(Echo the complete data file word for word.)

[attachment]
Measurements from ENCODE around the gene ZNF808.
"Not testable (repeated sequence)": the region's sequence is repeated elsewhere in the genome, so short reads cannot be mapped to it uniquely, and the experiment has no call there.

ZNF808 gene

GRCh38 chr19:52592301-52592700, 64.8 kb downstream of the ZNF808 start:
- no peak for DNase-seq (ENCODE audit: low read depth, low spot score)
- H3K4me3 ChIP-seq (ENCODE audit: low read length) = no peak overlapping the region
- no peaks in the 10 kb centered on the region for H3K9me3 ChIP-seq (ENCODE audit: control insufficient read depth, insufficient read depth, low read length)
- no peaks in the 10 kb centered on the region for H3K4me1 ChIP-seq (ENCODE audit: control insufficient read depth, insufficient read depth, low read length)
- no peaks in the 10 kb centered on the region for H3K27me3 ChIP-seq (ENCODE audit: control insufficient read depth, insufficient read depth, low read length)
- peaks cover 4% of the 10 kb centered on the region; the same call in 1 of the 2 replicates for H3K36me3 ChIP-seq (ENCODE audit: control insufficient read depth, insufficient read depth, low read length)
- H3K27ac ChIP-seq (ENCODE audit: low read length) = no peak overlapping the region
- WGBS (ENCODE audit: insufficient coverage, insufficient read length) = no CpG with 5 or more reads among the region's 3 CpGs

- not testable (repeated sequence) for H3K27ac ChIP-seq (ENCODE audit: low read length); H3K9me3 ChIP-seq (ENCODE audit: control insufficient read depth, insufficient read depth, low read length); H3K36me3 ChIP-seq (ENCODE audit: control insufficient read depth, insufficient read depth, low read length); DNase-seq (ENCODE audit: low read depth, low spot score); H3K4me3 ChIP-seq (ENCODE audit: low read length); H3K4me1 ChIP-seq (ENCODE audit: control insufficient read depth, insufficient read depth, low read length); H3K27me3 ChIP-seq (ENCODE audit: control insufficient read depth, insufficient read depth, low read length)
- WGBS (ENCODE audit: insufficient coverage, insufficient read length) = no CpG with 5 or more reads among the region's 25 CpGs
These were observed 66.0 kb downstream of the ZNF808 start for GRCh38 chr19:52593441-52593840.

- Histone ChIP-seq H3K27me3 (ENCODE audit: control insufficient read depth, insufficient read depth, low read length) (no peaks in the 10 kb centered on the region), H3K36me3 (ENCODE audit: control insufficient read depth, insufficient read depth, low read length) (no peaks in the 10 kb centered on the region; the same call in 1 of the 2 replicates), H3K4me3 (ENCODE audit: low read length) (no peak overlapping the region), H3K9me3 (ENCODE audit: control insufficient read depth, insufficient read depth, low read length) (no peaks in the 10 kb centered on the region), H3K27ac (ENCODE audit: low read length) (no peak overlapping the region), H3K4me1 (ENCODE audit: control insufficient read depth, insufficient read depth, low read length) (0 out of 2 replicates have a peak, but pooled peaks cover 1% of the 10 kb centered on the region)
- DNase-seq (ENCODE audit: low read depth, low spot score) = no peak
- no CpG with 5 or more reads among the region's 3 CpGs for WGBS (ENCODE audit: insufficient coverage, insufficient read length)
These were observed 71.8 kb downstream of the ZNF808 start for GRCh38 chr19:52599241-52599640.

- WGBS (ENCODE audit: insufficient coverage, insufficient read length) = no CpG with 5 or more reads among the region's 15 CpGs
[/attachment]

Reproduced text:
Measurements from ENCODE around the gene ZNF808.
"Not testable (repeated sequence)": the region's sequence is repeated elsewhere in the genome, so short reads cannot be mapped to it uniquely, and the experiment has no call there.

ZNF808 gene

GRCh38 chr19:52592301-52592700, 64.8 kb downstream of the ZNF808 start:
- no peak for DNase-seq (ENCODE audit: low read depth, low spot score)
- H3K4me3 ChIP-seq (ENCODE audit: low read length) = no peak overlapping the region
- no peaks in the 10 kb centered on the region for H3K9me3 ChIP-seq (ENCODE audit: control insufficient read depth, insufficient read depth, low read length)
- no peaks in the 10 kb centered on the region for H3K4me1 ChIP-seq (ENCODE audit: control insufficient read depth, insufficient read depth, low read length)
- no peaks in the 10 kb centered on the region for H3K27me3 ChIP-seq (ENCODE audit: control insufficient read depth, insufficient read depth, low read length)
- peaks cover 4% of the 10 kb centered on the region; the same call in 1 of the 2 replicates for H3K36me3 ChIP-seq (ENCODE audit: control insufficient read depth, insufficient read depth, low read length)
- H3K27ac ChIP-seq (ENCODE audit: low read length) = no peak overlapping the region
- WGBS (ENCODE audit: insufficient coverage, insufficient read length) = no CpG with 5 or more reads among the region's 3 CpGs

- not testable (repeated sequence) for H3K27ac ChIP-seq (ENCODE audit: low read length); H3K9me3 ChIP-seq (ENCODE audit: control insufficient read depth, insufficient read depth, low read length); H3K36me3 ChIP-seq (ENCODE audit: control insufficient read depth, insufficient read depth, low read length); DNase-seq (ENCODE audit: low read depth, low spot score); H3K4me3 ChIP-seq (ENCODE audit: low read length); H3K4me1 ChIP-seq (ENCODE audit: control insufficient read depth, insufficient read depth, low read length); H3K27me3 ChIP-seq (ENCODE audit: control insufficient read depth, insufficient read depth, low read length)
- WGBS (ENCODE audit: insufficient coverage, insufficient read length) = no CpG with 5 or more reads among the region's 25 CpGs
These were observed 66.0 kb downstream of the ZNF808 start for GRCh38 chr19:52593441-52593840.

- Histone ChIP-seq H3K27me3 (ENCODE audit: control insufficient read depth, insufficient read depth, low read length) (no peaks in the 10 kb centered on the region), H3K36me3 (ENCODE audit: control insufficient read depth, insufficient read depth, low read length) (no peaks in the 10 kb centered on the region; the same call in 1 of the 2 replicates), H3K4me3 (ENCODE audit: low read length) (no peak overlapping the region), H3K9me3 (ENCODE audit: control insufficient read depth, insufficient read depth, low read length) (no peaks in the 10 kb centered on the region), H3K27ac (ENCODE audit: low read length) (no peak overlapping the region), H3K4me1 (ENCODE audit: control insufficient read depth, insufficient read depth, low read length) (0 out of 2 replicates have a peak, but pooled peaks cover 1% of the 10 kb centered on the region)
- DNase-seq (ENCODE audit: low read depth, low spot score) = no peak
- no CpG with 5 or more reads among the region's 3 CpGs for WGBS (ENCODE audit: insufficient coverage, insufficient read length)
These were observed 71.8 kb downstream of the ZNF808 start for GRCh38 chr19:52599241-52599640.

- WGBS (ENCODE audit: insufficient coverage, insufficient read length) = no CpG with 5 or more reads among the region's 15 CpGs